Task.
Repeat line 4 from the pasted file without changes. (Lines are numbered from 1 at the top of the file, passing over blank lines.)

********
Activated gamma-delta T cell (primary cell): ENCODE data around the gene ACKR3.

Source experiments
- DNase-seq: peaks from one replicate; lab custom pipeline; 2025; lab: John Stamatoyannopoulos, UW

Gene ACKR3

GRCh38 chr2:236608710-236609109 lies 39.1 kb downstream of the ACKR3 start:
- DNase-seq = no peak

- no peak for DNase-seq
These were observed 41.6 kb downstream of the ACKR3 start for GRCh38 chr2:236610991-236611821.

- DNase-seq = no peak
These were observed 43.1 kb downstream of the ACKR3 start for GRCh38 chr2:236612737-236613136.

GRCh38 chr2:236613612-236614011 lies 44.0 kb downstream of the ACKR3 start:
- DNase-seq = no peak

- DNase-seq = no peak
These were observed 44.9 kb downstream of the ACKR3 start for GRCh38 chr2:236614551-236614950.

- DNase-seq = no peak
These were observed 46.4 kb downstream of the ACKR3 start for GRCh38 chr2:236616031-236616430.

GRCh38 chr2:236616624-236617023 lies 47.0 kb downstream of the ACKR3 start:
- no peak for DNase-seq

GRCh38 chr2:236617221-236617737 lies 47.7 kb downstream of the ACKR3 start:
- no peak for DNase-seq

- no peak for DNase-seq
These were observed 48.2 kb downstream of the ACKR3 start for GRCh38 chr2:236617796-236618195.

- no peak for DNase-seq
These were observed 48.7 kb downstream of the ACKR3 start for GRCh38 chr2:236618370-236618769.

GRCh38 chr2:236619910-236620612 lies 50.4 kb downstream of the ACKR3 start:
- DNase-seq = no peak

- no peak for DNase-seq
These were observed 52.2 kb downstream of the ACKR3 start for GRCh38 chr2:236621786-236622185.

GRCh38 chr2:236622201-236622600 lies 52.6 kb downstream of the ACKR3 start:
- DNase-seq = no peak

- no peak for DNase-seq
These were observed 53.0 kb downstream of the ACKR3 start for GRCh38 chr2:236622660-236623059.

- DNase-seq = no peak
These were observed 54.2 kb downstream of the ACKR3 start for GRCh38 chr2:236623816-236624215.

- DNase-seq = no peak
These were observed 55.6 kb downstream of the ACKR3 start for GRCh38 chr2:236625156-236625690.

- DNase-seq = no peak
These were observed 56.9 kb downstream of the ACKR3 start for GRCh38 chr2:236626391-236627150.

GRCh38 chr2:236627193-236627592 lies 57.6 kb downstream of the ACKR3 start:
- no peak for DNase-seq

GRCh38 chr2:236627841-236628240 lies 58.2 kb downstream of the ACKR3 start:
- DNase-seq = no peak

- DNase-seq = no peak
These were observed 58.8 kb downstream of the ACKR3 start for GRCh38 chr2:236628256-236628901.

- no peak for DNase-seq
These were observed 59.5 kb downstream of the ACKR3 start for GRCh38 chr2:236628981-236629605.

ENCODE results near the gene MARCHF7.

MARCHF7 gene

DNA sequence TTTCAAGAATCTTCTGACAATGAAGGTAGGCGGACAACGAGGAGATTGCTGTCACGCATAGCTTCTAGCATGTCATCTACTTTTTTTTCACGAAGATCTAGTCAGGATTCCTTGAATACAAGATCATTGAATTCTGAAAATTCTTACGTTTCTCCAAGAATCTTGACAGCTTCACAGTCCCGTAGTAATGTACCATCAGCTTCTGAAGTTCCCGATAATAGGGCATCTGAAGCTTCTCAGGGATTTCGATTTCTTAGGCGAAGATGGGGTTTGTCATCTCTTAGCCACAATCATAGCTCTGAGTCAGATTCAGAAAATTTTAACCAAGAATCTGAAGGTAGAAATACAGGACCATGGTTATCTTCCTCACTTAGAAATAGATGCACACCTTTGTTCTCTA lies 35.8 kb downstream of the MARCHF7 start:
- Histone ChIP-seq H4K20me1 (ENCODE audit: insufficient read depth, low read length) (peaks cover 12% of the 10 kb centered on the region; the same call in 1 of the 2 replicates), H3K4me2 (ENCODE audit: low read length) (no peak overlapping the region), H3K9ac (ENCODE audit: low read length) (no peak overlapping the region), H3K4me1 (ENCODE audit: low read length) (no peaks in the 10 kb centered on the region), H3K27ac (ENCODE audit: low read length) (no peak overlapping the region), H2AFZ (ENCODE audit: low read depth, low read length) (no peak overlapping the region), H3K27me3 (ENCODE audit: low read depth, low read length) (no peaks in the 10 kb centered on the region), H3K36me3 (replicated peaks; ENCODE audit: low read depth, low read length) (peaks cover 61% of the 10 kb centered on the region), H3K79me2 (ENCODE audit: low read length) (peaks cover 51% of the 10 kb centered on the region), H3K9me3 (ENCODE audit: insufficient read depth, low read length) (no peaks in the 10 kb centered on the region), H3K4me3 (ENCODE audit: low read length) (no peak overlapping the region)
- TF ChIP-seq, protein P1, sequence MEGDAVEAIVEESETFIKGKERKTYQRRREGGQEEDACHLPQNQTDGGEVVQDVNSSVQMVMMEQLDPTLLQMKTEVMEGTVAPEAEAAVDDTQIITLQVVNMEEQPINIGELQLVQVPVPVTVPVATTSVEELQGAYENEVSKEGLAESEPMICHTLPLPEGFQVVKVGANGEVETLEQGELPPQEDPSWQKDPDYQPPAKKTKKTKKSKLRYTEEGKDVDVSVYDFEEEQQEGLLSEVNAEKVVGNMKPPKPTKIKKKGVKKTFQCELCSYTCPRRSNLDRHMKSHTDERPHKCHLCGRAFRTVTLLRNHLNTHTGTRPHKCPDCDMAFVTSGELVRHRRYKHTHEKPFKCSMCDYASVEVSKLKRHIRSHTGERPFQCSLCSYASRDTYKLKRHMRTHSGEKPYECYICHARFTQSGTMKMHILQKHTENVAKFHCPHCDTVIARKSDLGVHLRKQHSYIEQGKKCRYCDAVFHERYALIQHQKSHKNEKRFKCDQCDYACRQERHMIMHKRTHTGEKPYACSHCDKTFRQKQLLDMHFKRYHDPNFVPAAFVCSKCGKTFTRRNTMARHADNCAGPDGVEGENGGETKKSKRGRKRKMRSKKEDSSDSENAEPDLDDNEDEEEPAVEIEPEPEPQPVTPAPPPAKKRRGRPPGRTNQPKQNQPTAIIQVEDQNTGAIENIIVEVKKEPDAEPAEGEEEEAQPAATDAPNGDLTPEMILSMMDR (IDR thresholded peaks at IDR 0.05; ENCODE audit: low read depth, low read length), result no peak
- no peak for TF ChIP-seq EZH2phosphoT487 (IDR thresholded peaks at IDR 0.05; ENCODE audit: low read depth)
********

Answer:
Gene ACKR3